The outlook for 2024 for the global equity market presents a mixed scenario. Many pundits had firmly believed we would be in a “higher for longer” interest rate environment, based on Powell’s consistent messaging throughout the year. However, his dovish December FOMC meeting signalled three rate cuts planning for 2024. Whilst this is a positive signal for the market and many think these rate cuts are required to stop something in the system from breaking, there is the other camp who are concerned that easing of monetary policy this quickly could lead us back to a resurgence of inflation akin to the 1980’s, meaning we will have to face this pain all over again.
According to the Bloomberg US 60/40 Index, the return for 60/40 portfolios YTD in 2023 shows a return of approximately 13.8% (to 20 December 2023).Contributing to this performance are strong stock gains driven by robust earnings and economic recovery. The resilience of bond performance, offering stability amid declining yields, has acted as a hedge against stock market volatility. Diversification benefits, with stocks and bonds moving inversely, further reduced portfolio risk. The positive economic outlook in 2023, backed by lower inflation prints, has instilled investor confidence in the markets, attracting investments in 60/40 portfolios.
However, 60/40 portfolios will still face challenges with respect to high interest rates, with central banks aiming to combat inflation, putting pressure on bond yields and affecting portfolio performance, there is no certainty that rate will go back to pre-pandemic levels, or that they won’t stay “higher for longer” despite the proposed 3 cuts by the Fed in 2024. Geopolitical tensions, such as the war in Ukraine and the Middle East, have introduced market uncertainty, leading to short-term fluctuations. Additionally, technological disruptions in certain industries have impacted profitability and, consequently, the performance of 60/40 portfolios holding shares in these sectors.
Despite challenges, the portfolios have thrived on strong stock performance and diversification benefits from bonds. As 2024 approaches, investors should closely monitor rising interest rates, geopolitical tensions, and technological disruptions, adjusting their strategies accordingly.
The “Magnificent Seven”
The "Magnificent Seven" tech stocks, including Apple and Microsoft, have significantly contributed to the S&P 500's impressive 23% year-to-date return. This stellar performance stems from various factors, such as consistent and robust earnings growth outpacing the broader market, strategic management of diversified revenue streams, sustained investment in innovation, providing a competitive edge in areas like artificial intelligence and cloud computing; heightened demand for products and services driven by technological advancements, changing consumer preferences, and trends such as remote work and online shopping.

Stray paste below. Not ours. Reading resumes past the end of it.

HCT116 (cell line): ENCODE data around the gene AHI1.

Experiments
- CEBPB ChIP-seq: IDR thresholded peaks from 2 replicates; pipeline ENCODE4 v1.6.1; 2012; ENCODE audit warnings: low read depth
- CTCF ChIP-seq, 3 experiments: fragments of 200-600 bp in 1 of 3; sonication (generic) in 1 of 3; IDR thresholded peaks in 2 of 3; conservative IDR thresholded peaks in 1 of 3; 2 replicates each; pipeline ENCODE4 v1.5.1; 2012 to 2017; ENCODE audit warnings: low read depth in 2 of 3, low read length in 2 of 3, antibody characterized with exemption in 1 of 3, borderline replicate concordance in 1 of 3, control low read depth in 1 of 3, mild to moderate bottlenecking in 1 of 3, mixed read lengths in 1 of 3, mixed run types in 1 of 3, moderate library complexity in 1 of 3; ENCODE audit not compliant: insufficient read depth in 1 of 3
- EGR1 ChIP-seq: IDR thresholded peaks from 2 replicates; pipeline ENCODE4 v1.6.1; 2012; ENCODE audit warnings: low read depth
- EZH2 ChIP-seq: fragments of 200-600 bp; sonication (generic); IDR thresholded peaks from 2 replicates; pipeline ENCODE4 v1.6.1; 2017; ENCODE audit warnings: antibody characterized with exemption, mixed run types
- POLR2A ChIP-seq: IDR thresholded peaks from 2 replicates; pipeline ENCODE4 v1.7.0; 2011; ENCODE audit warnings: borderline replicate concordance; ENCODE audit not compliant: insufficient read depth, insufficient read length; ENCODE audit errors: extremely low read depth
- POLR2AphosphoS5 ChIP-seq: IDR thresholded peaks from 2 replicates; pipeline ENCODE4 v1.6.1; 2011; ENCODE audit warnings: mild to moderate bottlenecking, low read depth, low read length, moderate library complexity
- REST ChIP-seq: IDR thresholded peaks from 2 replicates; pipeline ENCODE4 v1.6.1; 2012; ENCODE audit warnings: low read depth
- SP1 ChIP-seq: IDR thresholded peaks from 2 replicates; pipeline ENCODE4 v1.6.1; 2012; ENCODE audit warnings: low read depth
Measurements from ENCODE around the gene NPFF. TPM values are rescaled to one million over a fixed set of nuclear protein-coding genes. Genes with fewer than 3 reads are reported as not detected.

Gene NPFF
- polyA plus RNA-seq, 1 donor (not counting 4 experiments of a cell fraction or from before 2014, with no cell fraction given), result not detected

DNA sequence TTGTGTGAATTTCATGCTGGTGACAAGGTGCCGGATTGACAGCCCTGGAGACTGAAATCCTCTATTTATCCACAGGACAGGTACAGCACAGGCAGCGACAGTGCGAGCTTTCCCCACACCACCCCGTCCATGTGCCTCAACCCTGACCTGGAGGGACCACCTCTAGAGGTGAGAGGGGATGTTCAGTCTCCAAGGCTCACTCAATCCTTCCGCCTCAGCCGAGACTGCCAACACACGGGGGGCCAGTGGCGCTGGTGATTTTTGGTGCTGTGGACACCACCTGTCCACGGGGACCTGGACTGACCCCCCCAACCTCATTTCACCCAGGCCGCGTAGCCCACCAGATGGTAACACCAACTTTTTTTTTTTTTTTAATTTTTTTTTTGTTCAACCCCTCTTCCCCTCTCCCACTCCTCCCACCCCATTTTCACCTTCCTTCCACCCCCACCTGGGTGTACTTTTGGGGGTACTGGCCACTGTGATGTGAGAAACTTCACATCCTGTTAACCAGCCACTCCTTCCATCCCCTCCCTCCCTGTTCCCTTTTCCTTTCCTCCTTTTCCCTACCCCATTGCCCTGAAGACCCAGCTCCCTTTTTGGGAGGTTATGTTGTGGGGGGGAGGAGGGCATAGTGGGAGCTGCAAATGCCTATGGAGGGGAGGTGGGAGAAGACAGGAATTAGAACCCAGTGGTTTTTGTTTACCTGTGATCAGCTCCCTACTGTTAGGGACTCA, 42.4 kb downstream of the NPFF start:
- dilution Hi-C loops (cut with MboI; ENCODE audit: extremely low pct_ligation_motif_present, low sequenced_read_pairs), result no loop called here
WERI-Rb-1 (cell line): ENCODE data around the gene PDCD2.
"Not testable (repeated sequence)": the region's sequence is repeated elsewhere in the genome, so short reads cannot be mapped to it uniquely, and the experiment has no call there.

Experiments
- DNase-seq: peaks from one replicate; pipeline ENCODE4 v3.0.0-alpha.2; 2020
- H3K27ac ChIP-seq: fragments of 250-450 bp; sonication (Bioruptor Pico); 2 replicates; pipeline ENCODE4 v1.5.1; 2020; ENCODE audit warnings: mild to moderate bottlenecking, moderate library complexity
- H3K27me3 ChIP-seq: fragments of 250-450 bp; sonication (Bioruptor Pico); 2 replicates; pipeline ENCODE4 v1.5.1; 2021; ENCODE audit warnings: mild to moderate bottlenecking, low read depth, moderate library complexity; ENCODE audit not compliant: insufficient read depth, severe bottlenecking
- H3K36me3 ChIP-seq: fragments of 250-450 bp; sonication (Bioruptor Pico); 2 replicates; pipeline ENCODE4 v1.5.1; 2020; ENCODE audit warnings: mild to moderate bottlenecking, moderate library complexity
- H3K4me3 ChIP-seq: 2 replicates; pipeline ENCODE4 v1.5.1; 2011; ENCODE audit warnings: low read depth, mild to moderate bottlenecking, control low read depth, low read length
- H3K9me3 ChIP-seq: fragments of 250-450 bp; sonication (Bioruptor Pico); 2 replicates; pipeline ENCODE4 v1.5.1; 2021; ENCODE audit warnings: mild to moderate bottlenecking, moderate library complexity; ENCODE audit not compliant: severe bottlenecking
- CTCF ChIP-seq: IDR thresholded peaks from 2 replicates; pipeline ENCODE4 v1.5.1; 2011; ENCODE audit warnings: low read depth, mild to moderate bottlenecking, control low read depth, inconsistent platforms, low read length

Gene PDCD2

The “Magnificent Seven”’s expansive global reach allows them to tap into growing economies and emerging markets, diversifying their customer base and contributing to sustained growth. Proactive engagement in stock buybacks enhances per-share earnings, increasing attractiveness to investors. Notably, the growing preference for technology stocks in the market further benefits the "Magnificent Seven," reflecting investor confidence in their resilience to economic downturns and growth potential. This convergence of factors has propelled these stocks to the forefront of the 2023 stock market, positioning them as enduring choices for investors seeking a balanced portfolio of growth and stability.
According to CB Insights data, of the Magnificent Seven, Google, Amazon, Apple, Meta, Microsoft, and Nvidia are on track to earn more than $1.65T in aggregate revenue this year.
Excluding Tesla, the six major tech companies together are worth more than £11 trillion – almost three times the value of all billion-dollar startups combined. Nvidia, a top player in making AI chips, has joined the league of major tech companies by reaching a market value of £1 trillion in Q2 2023. This significant increase suggests a major change is on the horizon, with companies eagerly adopting the game-changing possibilities of artificial intelligence.
The Asymmetrical Impact of ETFs and Indices In Individual Stock Performance